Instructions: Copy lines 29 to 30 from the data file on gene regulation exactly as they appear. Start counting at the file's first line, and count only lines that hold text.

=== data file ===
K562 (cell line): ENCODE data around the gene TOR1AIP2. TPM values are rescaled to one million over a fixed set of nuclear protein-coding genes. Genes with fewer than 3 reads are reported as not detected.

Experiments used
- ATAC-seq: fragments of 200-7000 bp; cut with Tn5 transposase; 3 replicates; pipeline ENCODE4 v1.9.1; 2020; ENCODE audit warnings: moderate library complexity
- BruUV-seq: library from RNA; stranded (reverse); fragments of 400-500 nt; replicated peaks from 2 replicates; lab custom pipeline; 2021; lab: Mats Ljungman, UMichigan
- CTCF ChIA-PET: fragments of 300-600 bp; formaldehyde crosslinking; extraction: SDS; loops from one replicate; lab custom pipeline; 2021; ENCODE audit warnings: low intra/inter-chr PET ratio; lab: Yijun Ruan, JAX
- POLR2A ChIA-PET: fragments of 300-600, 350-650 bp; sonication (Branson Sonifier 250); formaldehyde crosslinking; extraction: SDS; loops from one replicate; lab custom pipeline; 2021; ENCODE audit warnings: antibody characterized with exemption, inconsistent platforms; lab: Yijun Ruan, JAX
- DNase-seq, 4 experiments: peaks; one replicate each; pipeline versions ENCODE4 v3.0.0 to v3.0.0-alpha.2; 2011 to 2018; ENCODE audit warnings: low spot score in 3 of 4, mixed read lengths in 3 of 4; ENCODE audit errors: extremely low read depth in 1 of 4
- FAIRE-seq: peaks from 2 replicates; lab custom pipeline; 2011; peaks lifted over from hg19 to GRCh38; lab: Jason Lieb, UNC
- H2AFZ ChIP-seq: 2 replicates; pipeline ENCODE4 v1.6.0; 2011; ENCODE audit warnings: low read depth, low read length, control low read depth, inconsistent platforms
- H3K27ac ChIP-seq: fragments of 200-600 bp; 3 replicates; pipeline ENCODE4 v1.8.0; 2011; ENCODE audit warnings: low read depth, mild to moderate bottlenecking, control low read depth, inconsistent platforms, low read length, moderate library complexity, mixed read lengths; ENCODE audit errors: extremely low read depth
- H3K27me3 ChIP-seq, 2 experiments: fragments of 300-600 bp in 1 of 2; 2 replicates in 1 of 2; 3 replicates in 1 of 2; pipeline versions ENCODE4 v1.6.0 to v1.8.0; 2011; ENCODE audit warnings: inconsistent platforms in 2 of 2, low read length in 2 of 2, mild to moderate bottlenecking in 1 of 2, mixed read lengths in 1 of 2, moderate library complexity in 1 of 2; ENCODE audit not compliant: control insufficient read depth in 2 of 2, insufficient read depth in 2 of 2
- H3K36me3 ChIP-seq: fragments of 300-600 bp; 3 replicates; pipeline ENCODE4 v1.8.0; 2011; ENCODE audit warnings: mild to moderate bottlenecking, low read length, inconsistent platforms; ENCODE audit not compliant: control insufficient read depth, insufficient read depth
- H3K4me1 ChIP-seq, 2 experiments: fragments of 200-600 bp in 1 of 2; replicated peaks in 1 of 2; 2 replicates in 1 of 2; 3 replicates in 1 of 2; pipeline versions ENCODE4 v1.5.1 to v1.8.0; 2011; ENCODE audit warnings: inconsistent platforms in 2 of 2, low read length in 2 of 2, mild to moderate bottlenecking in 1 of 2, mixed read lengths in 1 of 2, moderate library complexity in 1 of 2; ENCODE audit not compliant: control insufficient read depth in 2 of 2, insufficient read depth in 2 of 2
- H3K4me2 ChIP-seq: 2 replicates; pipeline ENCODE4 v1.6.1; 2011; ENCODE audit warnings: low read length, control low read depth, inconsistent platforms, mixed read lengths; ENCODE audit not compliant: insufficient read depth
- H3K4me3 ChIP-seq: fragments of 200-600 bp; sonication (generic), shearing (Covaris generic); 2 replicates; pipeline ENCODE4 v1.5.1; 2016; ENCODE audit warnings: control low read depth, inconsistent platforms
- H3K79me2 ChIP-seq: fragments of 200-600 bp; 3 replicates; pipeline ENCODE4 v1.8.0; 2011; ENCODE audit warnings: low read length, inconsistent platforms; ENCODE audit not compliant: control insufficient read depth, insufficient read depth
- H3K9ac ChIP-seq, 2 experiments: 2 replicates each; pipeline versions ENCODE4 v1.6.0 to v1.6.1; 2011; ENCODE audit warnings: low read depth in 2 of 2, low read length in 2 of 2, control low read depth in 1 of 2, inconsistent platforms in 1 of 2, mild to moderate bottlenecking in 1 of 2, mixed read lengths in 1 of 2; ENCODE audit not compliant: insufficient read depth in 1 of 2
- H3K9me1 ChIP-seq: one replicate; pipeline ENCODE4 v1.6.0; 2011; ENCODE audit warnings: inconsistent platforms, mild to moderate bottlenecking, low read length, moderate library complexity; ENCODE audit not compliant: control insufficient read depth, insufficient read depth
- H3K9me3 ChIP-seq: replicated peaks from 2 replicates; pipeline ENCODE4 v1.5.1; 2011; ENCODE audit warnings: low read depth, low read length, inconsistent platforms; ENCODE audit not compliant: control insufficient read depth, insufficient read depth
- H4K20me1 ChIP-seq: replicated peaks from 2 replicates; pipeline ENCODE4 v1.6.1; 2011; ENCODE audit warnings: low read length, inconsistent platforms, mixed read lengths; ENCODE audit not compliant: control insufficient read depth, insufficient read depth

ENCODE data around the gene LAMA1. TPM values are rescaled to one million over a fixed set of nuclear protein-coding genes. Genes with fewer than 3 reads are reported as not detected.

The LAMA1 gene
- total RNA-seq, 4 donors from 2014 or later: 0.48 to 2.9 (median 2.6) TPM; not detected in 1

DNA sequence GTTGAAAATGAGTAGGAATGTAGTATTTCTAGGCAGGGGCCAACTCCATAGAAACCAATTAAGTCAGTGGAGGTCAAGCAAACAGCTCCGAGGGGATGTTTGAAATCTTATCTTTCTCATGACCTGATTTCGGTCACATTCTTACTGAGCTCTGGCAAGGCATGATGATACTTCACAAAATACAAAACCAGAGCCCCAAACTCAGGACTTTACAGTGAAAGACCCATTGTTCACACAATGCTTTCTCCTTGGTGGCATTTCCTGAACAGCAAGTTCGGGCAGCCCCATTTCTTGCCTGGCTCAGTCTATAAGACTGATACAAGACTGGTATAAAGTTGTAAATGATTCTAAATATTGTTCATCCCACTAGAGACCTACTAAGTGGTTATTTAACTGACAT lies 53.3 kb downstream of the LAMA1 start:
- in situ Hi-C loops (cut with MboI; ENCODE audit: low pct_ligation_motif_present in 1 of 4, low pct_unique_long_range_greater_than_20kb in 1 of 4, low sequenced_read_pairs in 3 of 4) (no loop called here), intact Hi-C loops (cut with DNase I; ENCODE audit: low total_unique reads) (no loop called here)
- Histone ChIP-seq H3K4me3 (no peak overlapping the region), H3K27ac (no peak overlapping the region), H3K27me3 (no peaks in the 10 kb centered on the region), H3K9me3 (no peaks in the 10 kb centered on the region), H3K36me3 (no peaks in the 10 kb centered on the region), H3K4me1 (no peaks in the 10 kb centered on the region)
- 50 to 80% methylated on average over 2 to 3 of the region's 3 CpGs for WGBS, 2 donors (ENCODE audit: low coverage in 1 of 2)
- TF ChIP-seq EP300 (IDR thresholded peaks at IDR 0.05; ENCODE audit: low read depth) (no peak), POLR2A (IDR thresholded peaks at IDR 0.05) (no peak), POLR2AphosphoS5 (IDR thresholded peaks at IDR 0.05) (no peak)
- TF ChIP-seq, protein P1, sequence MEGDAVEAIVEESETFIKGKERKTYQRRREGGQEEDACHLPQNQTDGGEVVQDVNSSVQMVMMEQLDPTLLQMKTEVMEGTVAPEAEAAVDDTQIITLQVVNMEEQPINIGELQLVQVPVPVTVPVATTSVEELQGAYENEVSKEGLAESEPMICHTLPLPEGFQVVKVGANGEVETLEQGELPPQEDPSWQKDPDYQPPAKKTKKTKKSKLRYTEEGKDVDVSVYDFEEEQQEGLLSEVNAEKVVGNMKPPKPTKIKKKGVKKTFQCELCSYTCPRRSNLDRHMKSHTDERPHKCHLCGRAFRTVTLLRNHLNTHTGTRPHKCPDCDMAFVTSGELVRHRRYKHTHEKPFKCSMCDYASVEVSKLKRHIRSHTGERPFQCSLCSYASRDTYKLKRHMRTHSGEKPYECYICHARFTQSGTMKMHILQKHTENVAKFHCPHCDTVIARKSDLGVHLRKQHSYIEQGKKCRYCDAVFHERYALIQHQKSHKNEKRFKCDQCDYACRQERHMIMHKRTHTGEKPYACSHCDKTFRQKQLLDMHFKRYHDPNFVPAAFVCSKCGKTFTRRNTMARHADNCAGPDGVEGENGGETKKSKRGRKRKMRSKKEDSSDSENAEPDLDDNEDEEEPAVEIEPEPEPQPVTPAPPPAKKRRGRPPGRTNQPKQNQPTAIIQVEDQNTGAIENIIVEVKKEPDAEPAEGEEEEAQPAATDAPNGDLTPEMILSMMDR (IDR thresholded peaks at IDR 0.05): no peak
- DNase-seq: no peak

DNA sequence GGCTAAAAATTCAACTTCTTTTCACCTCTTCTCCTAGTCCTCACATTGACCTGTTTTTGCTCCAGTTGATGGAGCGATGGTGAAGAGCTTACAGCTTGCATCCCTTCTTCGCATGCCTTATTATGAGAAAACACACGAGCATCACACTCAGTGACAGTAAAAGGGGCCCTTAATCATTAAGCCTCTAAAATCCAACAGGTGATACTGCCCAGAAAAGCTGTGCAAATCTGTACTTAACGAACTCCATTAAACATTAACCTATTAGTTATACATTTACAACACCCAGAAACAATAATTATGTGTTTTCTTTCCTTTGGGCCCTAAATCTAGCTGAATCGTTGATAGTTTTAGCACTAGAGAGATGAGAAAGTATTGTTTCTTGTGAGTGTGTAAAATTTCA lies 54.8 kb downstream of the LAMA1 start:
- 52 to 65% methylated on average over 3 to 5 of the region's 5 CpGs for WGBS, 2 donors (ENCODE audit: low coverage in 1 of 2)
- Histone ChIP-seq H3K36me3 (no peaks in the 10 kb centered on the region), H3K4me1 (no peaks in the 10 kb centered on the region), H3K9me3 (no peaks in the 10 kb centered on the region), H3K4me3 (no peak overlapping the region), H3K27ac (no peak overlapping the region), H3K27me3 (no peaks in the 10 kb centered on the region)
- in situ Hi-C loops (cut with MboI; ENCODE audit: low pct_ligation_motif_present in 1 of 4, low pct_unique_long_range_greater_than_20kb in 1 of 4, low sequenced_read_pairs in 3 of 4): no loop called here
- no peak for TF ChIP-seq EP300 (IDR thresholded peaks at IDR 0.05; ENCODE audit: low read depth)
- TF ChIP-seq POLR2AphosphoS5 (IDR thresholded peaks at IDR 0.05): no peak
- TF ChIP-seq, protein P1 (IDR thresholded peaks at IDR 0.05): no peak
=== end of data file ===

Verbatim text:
- TF ChIP-seq, protein P1, sequence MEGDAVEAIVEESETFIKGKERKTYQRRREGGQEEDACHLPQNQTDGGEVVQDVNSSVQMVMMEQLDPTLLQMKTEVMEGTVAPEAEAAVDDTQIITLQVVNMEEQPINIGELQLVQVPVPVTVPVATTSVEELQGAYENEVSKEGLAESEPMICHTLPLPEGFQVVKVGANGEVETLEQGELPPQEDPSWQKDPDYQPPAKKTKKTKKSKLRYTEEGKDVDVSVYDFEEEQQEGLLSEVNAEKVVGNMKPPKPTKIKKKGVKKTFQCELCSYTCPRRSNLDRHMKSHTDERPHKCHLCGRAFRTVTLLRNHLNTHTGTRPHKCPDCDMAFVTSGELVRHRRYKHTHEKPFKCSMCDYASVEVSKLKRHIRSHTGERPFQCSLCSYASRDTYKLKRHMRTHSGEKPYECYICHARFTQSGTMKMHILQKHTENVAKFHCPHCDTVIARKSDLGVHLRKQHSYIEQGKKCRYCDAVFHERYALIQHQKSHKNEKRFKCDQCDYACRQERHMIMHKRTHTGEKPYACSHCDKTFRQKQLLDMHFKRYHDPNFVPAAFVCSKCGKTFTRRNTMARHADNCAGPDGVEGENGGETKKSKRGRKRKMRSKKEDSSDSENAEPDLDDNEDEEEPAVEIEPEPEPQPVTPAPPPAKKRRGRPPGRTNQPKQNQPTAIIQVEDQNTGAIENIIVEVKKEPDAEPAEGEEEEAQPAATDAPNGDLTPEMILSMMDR (IDR thresholded peaks at IDR 0.05): no peak
- DNase-seq: no peak